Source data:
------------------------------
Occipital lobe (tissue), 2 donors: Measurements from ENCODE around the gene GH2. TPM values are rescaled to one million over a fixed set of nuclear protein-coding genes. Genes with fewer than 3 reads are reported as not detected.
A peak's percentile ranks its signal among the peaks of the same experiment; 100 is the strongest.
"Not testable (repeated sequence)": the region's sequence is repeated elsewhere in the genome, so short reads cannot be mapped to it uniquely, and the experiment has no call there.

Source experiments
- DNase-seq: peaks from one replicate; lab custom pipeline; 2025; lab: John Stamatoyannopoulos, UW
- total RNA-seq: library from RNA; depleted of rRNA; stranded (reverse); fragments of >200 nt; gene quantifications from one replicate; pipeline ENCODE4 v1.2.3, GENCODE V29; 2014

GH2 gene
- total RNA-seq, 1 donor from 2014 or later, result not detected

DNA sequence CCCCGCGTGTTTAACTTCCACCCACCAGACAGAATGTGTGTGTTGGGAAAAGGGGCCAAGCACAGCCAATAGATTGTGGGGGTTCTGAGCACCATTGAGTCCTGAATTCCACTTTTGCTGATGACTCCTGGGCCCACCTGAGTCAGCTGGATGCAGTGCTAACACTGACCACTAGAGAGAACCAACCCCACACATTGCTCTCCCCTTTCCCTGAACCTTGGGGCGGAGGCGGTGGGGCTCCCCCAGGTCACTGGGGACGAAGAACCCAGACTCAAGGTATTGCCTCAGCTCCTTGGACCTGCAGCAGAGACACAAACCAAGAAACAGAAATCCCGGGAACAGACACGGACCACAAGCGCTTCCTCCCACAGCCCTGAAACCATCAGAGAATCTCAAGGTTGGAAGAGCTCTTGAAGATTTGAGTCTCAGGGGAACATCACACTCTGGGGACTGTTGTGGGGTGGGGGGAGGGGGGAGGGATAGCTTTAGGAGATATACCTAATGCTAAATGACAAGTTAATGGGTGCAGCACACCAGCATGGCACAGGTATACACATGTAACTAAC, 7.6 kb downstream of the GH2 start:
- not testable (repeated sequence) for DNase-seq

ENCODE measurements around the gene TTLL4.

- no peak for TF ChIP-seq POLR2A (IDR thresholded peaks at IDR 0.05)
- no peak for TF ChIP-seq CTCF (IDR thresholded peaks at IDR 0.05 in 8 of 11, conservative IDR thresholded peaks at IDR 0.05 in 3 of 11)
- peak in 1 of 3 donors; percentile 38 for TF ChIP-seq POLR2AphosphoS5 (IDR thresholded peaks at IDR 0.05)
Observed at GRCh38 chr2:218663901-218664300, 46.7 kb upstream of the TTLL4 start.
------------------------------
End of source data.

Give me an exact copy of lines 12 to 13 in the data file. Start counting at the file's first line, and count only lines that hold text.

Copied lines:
- no peak for TF ChIP-seq POLR2A (IDR thresholded peaks at IDR 0.05)
- no peak for TF ChIP-seq CTCF (IDR thresholded peaks at IDR 0.05 in 8 of 11, conservative IDR thresholded peaks at IDR 0.05 in 3 of 11)